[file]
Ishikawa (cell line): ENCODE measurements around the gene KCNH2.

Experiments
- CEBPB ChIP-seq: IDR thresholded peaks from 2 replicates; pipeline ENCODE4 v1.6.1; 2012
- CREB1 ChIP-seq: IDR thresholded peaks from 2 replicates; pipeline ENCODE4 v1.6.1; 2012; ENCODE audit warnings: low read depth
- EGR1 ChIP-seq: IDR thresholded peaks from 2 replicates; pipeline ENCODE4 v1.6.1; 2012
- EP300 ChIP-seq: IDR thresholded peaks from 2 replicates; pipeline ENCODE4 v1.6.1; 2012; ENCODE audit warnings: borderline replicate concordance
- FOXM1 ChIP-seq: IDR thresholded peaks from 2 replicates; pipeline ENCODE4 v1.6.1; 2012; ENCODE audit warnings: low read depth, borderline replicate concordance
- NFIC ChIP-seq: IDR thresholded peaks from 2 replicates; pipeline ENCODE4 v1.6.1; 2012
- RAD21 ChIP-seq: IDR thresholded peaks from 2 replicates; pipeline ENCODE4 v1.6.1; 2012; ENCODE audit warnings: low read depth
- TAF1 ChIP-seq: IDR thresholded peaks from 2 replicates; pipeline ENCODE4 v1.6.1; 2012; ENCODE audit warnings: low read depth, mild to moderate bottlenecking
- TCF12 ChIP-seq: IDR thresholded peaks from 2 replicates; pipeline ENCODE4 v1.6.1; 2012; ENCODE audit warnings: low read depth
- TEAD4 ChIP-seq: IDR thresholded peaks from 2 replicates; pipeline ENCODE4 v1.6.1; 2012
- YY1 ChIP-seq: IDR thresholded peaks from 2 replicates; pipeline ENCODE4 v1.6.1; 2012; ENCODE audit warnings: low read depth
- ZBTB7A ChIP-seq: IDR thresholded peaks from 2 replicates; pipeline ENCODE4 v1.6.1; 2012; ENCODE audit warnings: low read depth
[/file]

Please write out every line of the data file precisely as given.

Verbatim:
Ishikawa (cell line): ENCODE measurements around the gene KCNH2.

Experiments
- CEBPB ChIP-seq: IDR thresholded peaks from 2 replicates; pipeline ENCODE4 v1.6.1; 2012
- CREB1 ChIP-seq: IDR thresholded peaks from 2 replicates; pipeline ENCODE4 v1.6.1; 2012; ENCODE audit warnings: low read depth
- EGR1 ChIP-seq: IDR thresholded peaks from 2 replicates; pipeline ENCODE4 v1.6.1; 2012
- EP300 ChIP-seq: IDR thresholded peaks from 2 replicates; pipeline ENCODE4 v1.6.1; 2012; ENCODE audit warnings: borderline replicate concordance
- FOXM1 ChIP-seq: IDR thresholded peaks from 2 replicates; pipeline ENCODE4 v1.6.1; 2012; ENCODE audit warnings: low read depth, borderline replicate concordance
- NFIC ChIP-seq: IDR thresholded peaks from 2 replicates; pipeline ENCODE4 v1.6.1; 2012
- RAD21 ChIP-seq: IDR thresholded peaks from 2 replicates; pipeline ENCODE4 v1.6.1; 2012; ENCODE audit warnings: low read depth
- TAF1 ChIP-seq: IDR thresholded peaks from 2 replicates; pipeline ENCODE4 v1.6.1; 2012; ENCODE audit warnings: low read depth, mild to moderate bottlenecking
- TCF12 ChIP-seq: IDR thresholded peaks from 2 replicates; pipeline ENCODE4 v1.6.1; 2012; ENCODE audit warnings: low read depth
- TEAD4 ChIP-seq: IDR thresholded peaks from 2 replicates; pipeline ENCODE4 v1.6.1; 2012
- YY1 ChIP-seq: IDR thresholded peaks from 2 replicates; pipeline ENCODE4 v1.6.1; 2012; ENCODE audit warnings: low read depth
- ZBTB7A ChIP-seq: IDR thresholded peaks from 2 replicates; pipeline ENCODE4 v1.6.1; 2012; ENCODE audit warnings: low read depth